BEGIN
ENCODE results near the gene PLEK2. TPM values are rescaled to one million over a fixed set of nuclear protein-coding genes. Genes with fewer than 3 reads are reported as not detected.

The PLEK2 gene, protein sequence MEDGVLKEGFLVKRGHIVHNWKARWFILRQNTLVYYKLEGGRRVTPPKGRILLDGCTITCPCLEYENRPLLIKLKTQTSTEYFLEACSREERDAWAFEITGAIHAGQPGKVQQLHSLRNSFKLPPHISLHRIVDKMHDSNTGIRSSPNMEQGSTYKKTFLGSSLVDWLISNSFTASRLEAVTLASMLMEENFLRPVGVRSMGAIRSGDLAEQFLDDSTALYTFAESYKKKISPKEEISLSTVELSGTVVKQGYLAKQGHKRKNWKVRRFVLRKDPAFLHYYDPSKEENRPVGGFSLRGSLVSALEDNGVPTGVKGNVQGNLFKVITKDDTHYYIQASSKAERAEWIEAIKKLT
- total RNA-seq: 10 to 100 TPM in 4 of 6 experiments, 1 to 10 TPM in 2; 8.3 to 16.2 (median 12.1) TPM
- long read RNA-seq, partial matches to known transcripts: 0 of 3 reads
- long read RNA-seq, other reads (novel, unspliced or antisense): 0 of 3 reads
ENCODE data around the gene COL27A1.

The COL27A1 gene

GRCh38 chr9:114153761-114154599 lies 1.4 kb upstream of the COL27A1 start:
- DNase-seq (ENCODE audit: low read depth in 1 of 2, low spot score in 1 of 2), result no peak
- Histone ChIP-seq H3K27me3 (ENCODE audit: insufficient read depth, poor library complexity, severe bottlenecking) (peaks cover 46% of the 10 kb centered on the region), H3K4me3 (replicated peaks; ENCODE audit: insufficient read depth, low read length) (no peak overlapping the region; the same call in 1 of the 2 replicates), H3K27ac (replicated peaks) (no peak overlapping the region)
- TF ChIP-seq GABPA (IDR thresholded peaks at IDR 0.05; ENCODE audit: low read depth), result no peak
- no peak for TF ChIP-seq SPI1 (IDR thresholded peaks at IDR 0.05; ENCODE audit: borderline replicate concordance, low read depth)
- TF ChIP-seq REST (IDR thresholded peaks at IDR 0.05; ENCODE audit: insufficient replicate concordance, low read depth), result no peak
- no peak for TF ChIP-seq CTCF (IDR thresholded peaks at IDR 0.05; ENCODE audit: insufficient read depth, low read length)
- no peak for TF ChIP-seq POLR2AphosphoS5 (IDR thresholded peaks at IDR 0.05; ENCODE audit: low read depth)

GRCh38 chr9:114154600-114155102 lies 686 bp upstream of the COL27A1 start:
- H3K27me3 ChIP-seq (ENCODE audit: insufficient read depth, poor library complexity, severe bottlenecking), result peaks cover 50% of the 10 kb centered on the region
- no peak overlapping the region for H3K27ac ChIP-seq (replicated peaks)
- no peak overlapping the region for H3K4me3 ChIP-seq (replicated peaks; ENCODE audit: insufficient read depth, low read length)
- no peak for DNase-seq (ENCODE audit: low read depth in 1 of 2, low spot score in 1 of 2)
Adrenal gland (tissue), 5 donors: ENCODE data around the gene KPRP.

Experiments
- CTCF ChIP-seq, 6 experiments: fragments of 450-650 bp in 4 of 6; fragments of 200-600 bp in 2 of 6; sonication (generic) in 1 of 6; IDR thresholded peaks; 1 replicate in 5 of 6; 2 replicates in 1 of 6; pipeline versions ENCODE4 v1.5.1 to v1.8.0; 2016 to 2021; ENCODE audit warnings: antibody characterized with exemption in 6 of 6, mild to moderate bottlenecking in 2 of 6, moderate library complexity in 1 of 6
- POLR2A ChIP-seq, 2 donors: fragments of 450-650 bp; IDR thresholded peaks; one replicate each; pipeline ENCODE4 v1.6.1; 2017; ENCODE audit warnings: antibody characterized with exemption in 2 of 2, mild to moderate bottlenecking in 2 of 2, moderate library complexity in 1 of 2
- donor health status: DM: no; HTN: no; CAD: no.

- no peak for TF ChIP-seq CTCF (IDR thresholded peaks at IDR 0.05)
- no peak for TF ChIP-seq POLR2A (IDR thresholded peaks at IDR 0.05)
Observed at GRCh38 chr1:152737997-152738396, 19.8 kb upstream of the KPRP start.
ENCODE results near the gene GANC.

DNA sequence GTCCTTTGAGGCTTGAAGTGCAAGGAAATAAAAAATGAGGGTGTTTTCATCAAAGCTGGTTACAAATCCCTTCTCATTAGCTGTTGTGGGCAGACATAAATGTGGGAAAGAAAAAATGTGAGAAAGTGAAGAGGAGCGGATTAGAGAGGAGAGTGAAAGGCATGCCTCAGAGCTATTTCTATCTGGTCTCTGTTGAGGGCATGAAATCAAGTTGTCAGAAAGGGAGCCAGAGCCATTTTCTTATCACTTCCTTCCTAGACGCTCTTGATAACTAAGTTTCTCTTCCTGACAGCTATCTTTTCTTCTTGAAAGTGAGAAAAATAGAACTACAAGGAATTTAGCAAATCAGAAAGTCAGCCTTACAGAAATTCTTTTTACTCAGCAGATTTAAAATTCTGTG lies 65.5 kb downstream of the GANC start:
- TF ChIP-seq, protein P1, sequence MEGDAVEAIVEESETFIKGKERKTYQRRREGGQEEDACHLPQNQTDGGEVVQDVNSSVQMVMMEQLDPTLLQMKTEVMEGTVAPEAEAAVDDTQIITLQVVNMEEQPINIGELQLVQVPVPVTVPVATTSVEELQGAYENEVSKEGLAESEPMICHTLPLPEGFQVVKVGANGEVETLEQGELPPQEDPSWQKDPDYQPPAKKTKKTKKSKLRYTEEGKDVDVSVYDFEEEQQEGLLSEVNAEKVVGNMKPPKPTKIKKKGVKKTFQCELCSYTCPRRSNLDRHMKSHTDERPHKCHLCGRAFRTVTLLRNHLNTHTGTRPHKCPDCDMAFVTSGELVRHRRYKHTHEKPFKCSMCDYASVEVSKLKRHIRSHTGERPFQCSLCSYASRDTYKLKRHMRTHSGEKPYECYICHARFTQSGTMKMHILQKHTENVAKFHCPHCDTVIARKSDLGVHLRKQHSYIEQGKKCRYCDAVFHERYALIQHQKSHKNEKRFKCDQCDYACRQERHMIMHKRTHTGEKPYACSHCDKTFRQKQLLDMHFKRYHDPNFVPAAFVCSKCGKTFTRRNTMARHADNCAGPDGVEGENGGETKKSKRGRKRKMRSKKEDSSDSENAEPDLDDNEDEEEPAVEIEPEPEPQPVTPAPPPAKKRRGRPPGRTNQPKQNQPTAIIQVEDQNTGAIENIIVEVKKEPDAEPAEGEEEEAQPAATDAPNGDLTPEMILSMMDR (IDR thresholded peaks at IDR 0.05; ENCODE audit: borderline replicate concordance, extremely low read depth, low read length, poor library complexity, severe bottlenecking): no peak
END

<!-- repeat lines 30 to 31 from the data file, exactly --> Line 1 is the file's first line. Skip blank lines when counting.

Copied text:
DNA sequence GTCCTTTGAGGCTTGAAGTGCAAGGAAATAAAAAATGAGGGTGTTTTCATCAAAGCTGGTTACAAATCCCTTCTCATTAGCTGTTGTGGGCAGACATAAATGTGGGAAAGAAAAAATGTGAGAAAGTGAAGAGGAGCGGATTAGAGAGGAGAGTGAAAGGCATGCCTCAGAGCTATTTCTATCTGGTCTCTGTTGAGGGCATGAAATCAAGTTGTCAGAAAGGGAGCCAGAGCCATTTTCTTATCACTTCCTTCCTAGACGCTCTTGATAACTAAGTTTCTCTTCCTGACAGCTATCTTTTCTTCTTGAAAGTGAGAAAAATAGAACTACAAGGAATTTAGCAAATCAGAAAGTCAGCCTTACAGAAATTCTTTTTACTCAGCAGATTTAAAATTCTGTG lies 65.5 kb downstream of the GANC start:
- TF ChIP-seq, protein P1, sequence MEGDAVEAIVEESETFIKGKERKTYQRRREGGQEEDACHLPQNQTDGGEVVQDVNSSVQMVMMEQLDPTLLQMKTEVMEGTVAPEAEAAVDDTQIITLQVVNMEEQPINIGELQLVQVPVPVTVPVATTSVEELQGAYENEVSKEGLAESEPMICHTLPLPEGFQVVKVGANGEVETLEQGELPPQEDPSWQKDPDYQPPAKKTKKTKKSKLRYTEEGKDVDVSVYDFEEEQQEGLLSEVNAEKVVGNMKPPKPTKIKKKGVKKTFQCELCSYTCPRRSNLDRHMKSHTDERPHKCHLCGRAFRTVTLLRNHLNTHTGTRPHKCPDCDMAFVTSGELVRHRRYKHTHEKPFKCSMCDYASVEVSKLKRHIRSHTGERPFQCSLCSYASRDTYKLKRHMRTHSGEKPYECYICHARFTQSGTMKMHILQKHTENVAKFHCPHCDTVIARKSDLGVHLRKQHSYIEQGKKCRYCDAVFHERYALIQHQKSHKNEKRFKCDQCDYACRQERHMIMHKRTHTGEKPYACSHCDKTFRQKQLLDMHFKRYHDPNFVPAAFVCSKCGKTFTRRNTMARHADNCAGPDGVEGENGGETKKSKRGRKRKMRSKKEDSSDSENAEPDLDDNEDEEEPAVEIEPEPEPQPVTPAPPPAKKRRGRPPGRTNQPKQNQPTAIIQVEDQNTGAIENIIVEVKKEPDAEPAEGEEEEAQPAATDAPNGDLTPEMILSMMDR (IDR thresholded peaks at IDR 0.05; ENCODE audit: borderline replicate concordance, extremely low read depth, low read length, poor library complexity, severe bottlenecking): no peak